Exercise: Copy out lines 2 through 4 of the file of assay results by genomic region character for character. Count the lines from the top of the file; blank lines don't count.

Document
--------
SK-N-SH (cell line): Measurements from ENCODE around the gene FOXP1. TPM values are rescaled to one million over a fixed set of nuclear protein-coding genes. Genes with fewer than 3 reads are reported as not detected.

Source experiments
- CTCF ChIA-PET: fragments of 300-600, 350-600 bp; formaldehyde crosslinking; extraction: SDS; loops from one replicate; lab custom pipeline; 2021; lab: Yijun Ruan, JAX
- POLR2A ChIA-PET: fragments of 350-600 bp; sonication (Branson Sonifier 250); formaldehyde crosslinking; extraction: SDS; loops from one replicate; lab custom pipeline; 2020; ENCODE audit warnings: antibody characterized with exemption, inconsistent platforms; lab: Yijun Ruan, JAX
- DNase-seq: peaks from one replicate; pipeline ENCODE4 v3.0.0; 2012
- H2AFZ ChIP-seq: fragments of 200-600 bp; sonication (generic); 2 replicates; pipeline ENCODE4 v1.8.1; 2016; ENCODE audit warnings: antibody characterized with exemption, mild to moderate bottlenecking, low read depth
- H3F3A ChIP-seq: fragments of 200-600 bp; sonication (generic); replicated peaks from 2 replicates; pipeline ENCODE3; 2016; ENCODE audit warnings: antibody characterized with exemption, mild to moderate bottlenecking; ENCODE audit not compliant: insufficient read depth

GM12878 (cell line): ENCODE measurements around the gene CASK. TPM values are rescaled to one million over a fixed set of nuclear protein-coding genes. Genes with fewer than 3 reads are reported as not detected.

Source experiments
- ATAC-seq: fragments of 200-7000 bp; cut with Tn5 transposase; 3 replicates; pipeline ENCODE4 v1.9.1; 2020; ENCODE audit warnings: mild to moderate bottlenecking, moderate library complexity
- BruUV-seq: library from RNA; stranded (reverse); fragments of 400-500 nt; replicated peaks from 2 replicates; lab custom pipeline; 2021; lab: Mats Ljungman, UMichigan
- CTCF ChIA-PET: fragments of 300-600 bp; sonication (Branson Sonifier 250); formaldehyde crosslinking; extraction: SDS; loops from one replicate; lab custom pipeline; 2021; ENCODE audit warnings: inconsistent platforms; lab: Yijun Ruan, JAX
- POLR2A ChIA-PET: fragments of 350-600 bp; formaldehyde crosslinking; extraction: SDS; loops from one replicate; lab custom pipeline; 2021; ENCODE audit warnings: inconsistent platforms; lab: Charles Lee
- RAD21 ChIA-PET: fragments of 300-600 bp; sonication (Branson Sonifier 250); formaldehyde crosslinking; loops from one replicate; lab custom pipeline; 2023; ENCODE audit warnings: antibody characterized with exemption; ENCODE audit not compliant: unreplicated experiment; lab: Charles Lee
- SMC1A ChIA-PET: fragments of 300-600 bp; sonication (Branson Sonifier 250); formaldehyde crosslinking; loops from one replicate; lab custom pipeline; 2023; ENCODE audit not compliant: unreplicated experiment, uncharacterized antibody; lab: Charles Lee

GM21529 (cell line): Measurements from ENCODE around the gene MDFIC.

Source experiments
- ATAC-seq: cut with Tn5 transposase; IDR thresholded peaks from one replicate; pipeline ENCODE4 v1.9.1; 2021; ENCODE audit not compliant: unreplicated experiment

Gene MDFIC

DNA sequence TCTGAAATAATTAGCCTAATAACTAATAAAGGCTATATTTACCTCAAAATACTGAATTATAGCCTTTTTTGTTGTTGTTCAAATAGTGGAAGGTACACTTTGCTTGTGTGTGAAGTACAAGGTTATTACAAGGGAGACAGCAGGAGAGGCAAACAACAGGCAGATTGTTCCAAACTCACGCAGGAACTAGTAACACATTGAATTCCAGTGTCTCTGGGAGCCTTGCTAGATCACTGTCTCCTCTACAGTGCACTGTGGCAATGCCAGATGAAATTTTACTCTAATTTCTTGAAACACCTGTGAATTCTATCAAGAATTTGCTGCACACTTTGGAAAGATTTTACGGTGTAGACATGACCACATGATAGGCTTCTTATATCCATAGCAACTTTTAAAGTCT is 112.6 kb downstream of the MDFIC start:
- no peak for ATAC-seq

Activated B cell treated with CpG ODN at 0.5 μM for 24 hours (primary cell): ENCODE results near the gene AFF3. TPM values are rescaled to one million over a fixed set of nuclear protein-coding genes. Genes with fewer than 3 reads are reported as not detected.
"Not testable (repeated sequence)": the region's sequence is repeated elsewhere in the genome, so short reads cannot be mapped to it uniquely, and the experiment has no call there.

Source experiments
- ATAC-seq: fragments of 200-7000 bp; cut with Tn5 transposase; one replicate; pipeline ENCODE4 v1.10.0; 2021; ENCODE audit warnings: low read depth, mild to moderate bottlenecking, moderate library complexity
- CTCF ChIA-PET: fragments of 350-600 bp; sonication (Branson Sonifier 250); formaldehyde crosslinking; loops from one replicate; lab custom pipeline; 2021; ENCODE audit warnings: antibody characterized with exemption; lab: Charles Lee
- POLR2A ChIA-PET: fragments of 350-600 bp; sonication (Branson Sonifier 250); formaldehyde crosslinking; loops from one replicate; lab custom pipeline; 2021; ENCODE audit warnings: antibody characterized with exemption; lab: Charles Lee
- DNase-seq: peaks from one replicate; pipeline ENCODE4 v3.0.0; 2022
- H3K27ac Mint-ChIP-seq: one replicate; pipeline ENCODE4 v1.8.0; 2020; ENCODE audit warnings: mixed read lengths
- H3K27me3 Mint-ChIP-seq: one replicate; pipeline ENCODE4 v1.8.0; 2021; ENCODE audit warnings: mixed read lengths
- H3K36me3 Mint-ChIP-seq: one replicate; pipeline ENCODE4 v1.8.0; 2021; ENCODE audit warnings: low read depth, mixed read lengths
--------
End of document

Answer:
Source experiments
- CTCF ChIA-PET: fragments of 300-600, 350-600 bp; formaldehyde crosslinking; extraction: SDS; loops from one replicate; lab custom pipeline; 2021; lab: Yijun Ruan, JAX
- POLR2A ChIA-PET: fragments of 350-600 bp; sonication (Branson Sonifier 250); formaldehyde crosslinking; extraction: SDS; loops from one replicate; lab custom pipeline; 2020; ENCODE audit warnings: antibody characterized with exemption, inconsistent platforms; lab: Yijun Ruan, JAX